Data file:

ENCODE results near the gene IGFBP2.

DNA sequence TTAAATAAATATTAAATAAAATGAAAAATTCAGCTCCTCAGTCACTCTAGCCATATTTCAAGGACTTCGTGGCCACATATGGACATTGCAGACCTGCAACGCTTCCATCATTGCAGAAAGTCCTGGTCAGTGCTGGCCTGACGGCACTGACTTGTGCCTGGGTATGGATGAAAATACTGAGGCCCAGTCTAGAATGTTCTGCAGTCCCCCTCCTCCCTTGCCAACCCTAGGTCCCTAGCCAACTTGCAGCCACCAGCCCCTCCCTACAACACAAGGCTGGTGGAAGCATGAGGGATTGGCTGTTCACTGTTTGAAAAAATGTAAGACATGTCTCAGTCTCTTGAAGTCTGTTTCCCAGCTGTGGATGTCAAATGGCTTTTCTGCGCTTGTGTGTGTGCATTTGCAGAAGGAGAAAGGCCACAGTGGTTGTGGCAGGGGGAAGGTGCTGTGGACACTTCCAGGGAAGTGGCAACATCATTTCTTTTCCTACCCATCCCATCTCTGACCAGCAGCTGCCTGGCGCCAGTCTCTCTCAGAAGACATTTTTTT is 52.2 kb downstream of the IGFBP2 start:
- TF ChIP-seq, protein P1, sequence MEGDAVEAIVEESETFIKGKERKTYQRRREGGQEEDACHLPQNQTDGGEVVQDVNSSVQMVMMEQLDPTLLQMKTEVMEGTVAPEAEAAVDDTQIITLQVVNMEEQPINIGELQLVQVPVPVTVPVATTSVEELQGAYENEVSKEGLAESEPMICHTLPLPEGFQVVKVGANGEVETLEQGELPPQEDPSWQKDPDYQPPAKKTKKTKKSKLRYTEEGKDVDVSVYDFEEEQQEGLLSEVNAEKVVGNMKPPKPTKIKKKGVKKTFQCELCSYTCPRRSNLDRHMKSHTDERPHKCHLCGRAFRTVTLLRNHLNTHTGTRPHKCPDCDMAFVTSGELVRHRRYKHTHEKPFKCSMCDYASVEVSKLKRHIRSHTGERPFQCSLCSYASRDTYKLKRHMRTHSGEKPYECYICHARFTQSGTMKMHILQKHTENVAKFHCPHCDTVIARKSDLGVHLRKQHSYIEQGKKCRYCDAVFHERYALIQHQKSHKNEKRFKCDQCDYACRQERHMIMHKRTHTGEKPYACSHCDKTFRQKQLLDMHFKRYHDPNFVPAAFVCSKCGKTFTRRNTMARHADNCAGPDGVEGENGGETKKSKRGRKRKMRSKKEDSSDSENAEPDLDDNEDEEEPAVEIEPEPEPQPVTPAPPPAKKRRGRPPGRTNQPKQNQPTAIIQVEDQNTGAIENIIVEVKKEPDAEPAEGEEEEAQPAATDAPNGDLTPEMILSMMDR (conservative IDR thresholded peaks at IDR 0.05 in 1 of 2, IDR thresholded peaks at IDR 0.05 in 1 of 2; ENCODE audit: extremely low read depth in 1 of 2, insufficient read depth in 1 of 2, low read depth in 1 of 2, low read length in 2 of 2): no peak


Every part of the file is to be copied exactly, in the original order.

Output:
ENCODE results near the gene IGFBP2.

DNA sequence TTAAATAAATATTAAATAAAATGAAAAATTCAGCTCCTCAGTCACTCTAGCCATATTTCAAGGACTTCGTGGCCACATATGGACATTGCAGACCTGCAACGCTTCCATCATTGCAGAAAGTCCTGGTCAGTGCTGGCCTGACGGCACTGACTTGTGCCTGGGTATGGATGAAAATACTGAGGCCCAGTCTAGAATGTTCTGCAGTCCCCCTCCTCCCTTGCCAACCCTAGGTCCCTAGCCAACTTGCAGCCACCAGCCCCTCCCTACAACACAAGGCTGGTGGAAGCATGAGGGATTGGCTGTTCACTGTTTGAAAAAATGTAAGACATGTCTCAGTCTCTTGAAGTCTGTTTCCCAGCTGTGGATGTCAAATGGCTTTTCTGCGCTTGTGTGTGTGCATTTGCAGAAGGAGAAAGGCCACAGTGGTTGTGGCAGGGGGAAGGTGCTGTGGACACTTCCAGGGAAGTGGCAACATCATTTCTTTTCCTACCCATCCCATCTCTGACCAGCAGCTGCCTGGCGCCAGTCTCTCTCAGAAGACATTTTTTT is 52.2 kb downstream of the IGFBP2 start:
- TF ChIP-seq, protein P1, sequence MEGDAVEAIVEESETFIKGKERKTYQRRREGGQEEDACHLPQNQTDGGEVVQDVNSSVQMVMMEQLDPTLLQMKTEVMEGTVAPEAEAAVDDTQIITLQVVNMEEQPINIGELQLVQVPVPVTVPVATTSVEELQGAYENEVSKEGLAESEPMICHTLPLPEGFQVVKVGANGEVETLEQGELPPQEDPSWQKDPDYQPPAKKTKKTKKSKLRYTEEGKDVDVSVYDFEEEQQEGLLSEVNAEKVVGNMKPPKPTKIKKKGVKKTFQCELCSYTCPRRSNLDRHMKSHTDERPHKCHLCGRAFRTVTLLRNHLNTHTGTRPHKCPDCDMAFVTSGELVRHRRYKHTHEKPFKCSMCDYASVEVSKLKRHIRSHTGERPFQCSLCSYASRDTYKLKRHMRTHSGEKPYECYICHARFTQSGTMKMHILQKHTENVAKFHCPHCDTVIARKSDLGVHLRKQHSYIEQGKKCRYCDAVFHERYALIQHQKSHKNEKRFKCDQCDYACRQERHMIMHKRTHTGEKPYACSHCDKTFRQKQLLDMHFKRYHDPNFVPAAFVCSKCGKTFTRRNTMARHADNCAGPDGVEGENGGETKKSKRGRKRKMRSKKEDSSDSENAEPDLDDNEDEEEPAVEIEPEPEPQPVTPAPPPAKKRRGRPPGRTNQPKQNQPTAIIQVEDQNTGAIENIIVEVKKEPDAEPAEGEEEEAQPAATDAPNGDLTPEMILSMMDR (conservative IDR thresholded peaks at IDR 0.05 in 1 of 2, IDR thresholded peaks at IDR 0.05 in 1 of 2; ENCODE audit: extremely low read depth in 1 of 2, insufficient read depth in 1 of 2, low read depth in 1 of 2, low read length in 2 of 2): no peak